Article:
Now, par has become not only an acceptable score, but a favorable one. Pardon me, but isn't that supposed to be the U.S. Open's line? Must have missed the memo. If this keeps up, pretty soon the powers that be will be dedicating a bridge to some Dean Wilson. Or is that John Rollins? As if there's a difference.
The folks who complained that Augusta National had become way too user-friendly might want to reconsider. Maybe hitting wedges into par-4s isn't such a bad thing after all.
To the untrained eye, or maybe even to golf junkies, the first page of the leaderboard reads like your basic Honda Classic. No offense intended. But as Butch once asked Sundance, "Who are these guys?" It's certainly a valid observation.
This week was supposed to be about Tiger and Phil Mickelson, because it usually has been. And still might be, before the final putt drops. But for the moment, it's mostly looking as if a Trivial Pursuit convention broke out. Not that's there's anything wrong with that.
It's a scrum unlike any other.
Let's see. You have the law firm of Wetterich, Clark, Taylor, Rose, Kelly, Johnson, Howell and Glover. Other than Vijay Singh, who won here in 2000, and Geoff Ogilvy, your reigning U.S. Open champ, that's the top 10 list through 36 holes. Oops, almost forgot the dreaded Dredge. Better make that a table for 11. Anybody who can supply the first names should call ESPN for a spot on "Stump the Schwab." For the record, the correct answer, in order, is Brett, Tim, Vaughn, Justin, Jerry, Zach, David and Lucas. For extra credit, the Dredge belongs to Bradley. And that splash you just heard was CBS execs jumping into Rae's Creek.
It's not their fault. It's just probably not what the network executives had in mind when they wrote the check.
As for a Tiger sighting, he's one of about a million at 3-over-par 147, still somehow only five behind Wetterich and Clark, the co-pacesetters.
As for Phil, he's at 149. And that concludes the celebrity portion of our program. Thanks for tuning in.
Asked whether he still liked this place, Lee Westwood replied: "Not anymore. Not really. It just asks too many questions that there is no answer to. It is a bit of a shame."
Only if you're into excitement. Westwood carded a 73 yesterday, six better than he shot in the opening round. No telling whether he was happy to just make the cut.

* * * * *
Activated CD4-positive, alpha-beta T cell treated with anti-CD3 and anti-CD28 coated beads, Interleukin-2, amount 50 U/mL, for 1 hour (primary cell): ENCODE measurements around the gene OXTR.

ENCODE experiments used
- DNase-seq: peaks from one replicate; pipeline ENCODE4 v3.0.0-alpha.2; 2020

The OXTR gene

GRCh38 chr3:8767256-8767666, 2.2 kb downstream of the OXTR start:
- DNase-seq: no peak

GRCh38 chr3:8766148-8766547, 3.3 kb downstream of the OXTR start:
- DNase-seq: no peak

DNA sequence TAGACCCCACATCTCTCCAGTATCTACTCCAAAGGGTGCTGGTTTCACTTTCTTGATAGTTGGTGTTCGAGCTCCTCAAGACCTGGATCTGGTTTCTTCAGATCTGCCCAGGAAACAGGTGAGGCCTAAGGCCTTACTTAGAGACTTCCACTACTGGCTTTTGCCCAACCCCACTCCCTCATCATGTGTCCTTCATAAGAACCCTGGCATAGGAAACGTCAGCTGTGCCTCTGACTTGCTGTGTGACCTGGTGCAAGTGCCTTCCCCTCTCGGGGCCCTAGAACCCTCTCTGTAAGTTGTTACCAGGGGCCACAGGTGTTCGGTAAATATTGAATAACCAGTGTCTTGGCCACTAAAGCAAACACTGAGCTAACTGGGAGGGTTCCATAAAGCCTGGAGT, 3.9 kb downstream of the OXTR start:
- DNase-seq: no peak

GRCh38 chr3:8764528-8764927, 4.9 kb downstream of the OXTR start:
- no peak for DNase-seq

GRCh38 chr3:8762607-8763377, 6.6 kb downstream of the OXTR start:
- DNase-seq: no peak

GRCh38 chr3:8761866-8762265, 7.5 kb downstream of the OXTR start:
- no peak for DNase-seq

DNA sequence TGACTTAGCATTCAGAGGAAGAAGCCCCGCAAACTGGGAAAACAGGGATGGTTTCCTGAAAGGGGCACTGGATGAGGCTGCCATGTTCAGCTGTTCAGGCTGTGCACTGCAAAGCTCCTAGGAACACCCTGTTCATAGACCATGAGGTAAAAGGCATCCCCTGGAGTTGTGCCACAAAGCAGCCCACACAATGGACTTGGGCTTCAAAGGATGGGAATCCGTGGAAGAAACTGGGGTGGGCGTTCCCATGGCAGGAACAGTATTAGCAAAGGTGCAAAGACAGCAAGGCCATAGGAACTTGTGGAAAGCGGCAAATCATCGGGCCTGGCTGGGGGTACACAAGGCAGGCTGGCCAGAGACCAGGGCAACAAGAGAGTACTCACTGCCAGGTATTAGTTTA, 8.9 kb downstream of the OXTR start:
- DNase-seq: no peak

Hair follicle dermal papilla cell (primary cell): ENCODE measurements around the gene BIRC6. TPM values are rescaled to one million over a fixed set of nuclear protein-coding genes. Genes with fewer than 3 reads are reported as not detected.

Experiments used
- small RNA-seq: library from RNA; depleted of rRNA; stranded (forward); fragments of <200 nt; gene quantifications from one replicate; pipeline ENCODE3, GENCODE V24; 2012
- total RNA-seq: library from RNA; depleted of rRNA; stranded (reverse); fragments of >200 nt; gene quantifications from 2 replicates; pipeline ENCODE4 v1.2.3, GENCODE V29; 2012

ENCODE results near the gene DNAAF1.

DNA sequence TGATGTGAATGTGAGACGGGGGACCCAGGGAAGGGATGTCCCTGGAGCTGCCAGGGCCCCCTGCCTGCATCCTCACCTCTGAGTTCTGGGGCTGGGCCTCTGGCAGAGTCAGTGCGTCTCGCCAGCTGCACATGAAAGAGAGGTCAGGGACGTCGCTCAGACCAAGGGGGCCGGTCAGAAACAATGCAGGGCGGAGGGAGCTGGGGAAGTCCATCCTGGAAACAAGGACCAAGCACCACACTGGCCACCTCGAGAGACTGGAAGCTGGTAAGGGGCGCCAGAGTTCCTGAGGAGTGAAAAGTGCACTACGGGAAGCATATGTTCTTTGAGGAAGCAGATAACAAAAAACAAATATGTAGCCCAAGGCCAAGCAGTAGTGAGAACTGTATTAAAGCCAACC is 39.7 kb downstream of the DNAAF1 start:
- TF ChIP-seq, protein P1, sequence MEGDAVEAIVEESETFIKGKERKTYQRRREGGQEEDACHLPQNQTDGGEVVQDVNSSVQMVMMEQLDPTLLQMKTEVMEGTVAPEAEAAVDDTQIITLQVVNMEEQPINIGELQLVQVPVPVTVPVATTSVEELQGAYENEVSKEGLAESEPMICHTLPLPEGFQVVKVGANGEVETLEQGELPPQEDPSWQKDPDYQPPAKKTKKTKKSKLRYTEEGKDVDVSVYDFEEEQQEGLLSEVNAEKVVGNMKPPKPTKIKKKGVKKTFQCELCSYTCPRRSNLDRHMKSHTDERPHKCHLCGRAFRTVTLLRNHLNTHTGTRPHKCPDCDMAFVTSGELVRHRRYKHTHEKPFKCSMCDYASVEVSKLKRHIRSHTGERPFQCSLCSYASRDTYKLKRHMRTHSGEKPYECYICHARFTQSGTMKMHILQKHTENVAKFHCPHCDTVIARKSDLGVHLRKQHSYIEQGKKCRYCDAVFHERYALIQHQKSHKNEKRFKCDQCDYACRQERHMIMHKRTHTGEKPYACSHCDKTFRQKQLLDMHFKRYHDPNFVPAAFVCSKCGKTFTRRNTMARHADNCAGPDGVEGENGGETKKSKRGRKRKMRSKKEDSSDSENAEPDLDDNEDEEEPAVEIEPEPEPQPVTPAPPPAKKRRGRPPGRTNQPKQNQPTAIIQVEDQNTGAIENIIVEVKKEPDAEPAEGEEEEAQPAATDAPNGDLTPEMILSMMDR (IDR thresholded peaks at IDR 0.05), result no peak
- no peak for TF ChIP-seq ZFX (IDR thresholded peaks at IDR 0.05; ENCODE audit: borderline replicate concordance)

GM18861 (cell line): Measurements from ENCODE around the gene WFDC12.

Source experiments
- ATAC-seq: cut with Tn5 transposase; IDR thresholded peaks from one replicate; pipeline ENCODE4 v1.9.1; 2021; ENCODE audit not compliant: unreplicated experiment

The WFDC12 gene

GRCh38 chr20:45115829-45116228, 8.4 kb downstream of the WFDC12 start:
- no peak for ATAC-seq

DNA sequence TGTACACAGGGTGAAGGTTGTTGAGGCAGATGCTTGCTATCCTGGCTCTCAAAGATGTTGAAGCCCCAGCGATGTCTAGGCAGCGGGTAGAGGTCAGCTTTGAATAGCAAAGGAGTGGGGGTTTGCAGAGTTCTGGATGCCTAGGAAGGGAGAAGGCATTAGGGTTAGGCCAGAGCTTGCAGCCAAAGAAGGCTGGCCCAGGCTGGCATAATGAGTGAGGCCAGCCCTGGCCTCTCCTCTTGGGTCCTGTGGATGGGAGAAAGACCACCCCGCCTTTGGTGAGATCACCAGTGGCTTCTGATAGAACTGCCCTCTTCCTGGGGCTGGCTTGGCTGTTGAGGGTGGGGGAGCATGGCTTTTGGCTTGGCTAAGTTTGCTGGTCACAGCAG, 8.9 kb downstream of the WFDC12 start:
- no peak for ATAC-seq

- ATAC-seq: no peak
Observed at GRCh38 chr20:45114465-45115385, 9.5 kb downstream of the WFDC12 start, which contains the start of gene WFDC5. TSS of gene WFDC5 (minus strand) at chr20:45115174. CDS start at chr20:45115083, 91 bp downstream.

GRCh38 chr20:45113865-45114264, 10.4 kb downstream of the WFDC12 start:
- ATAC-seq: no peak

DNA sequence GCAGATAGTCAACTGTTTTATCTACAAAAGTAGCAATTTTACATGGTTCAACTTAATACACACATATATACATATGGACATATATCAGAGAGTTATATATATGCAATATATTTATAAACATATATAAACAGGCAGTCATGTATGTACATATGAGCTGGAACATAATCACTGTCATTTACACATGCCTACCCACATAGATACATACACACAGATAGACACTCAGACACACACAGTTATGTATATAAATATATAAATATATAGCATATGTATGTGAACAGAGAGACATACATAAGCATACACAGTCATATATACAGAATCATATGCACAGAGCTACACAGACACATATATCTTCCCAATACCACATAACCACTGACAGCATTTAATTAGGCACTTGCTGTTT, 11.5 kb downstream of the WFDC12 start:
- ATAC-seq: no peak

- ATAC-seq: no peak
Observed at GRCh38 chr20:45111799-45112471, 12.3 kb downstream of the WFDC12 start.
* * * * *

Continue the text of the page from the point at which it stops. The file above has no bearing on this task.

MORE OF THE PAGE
There's also no telling whether this is what the folks who run this thing had in mind when they took steps to lengthen and toughen the course over the last 5 years or so. But when you couple that with weather conditions that make it hard and fast, then toss in some wind, you have a totally different tuna-mint. Be careful what you wish for.
Wetterich and Clark, who was last April's runner-up, are at 142. That's the highest score by any leaders since 1982. Or when Tiger was entering first grade. Taylor is the only other one under par. Rose, who led after each of the first two rounds 3 years ago before going poof, Kelly, Singh and Johnson are even.
Paul Casey and Paddy Harrington did have 68s, so it can be done. Too bad they opened with 79 and 77, respectively. A year ago, 23 were under par at this point.
Since historically, it doesn't get easier on the weekend, the winner might not finish in red numbers. That hasn't happened since 1966, when Jack Nicklaus, Tommy Jacobs and Gay Brewer tied at 288. Jack won the 18-hole playoff with a 70. The last time nobody even finished at even was 1956, when Jack Burke shot 289.
What does it all mean? Mostly that Tiger and Phil probably still have a chance. Maybe even a decent chance. A 69 today could move you past a lot of bodies. And if anyone can do it, it might be one of them.
If not, there might not be any need to change your dinner plans for Easter.
"You just plod along and try to put the ball in the right spots . . . " Tiger said. "And [hope you] don't have any wrecks out there. It's as dry as it was in '99, except they added 500 yards and a billion trees. The greens are getting that sheen."
The kind of sheen that screams, look out below.
He trails 14 guys, including Jim Furyk, who's at 146. That's the bad news. But there's a flip side.
"They aren't going anywhere," he noted.
Say, didn't you used to be the Masters? Rest in peace. *